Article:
Monday, November 26, 2007
Hattie Big Sky - Mary's Thoughts
For most of her life, sixteen-year-old Hattie Brooks has been shuttled from one distant relative to another. Tired of being Hattie Here-and-There, she summons the courage to leave Iowa and move all by herself to Vida, Montana, to prove up on her late uncle's homestead claim.
Under the big sky, Hattie braves hard weather, hard times, a cantankerous cow, and her own hopeless hand at the cookstove on her quest to discover the true meaning of home.
In her bio, Kirby Larson said that writing made her happy, made her crazy and was a compulsion. "I tried to quit once. That lasted for six months." I'm sure life, as we know it, would've gone on its merry way without Hattie Big Sky, but how much we would've missed!
I was just a few pages into the book when I read a line that made me smile. Left me without a doubt that this was a special this book, and Ms. Larson's writing was special, too. After a very rough start under the big sky of Vida, Montana, Hattie Inez Brooks sat down to the first meal in her new home. A meal provided by her new neighbor, Perilee Mueller. "The stew tasted of sage and carrots and hope." That line made me pause; made me think. If only we could all grab hope from the simple pleasures and kind gestures of life.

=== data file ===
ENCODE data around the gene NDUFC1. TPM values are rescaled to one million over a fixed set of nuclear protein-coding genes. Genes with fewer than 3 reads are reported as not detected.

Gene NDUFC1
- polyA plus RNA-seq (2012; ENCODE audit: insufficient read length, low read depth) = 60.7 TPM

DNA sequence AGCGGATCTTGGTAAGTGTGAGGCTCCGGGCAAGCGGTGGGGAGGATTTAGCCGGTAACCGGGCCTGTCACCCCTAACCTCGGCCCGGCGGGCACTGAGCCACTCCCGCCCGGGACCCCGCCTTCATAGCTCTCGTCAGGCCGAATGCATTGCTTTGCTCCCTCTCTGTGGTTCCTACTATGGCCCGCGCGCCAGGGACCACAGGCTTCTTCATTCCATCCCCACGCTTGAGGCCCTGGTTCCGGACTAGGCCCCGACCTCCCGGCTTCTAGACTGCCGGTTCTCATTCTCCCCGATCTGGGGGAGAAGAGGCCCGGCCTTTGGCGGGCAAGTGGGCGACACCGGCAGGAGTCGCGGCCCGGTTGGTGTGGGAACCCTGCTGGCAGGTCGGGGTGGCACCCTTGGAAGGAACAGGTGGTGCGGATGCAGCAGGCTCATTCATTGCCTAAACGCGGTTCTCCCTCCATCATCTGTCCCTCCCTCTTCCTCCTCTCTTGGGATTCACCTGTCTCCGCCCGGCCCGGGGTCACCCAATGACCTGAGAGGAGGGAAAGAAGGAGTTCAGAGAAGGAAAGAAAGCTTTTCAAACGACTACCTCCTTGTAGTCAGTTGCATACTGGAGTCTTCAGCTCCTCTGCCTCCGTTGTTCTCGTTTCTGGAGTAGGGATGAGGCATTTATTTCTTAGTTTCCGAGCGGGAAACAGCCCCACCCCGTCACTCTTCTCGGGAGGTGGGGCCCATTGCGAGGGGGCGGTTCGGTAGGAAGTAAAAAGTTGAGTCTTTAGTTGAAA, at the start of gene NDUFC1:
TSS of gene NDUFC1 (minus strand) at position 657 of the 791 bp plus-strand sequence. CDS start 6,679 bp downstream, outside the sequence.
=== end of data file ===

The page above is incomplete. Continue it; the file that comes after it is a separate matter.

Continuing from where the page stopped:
The book is based on Kirby Larson's great-grandmother's attempt to make a go of the homestead her Uncle left her in his will. From Hattie's struggles with the bitter winter, the stifling, bug-infested summers, and the anti-German sentiment that threatened her best friend, Perilee Mueller and her husband, Karl, we are there with every beautifully-written word.
If Hattie had known in advance the hardship of that year in Montana, would she have abandoned her dream? I choose to believe she would've stuck it out. The Hattie I came to know would never have given up without a fight.
Hattie Big Sky comes highly recommended by this reader for all age groups.
Kirby Larson's Hattie Big Sky, a 2007 Newbery Honor Book, Junior Library Guild Selection, and School Library Journal Best Book of the Year.
Mary Cunningham Books